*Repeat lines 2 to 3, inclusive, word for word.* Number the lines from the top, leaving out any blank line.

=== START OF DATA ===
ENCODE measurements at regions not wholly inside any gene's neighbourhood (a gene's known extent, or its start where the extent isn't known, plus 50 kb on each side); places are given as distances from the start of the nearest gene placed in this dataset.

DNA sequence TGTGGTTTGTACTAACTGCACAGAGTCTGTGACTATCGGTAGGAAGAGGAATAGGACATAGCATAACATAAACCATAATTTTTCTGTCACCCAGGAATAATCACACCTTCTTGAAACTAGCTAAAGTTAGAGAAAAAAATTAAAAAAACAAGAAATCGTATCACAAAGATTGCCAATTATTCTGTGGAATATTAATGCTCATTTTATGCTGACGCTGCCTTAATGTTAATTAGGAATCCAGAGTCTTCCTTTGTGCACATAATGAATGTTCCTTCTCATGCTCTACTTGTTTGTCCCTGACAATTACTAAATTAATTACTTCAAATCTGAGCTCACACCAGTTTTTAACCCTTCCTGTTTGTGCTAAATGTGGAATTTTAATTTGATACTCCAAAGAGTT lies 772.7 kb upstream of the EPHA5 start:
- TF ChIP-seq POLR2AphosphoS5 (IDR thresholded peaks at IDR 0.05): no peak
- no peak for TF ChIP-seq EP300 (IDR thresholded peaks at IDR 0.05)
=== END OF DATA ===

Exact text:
DNA sequence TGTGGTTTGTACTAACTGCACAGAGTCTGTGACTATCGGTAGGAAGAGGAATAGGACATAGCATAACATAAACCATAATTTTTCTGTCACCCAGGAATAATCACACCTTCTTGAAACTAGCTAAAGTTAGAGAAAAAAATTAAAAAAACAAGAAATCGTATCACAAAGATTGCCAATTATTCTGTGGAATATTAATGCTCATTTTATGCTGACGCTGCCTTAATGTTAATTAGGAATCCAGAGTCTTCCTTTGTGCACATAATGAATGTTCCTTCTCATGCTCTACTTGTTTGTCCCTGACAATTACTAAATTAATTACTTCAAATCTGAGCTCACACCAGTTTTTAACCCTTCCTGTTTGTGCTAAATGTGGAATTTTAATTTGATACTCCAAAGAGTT lies 772.7 kb upstream of the EPHA5 start:
- TF ChIP-seq POLR2AphosphoS5 (IDR thresholded peaks at IDR 0.05): no peak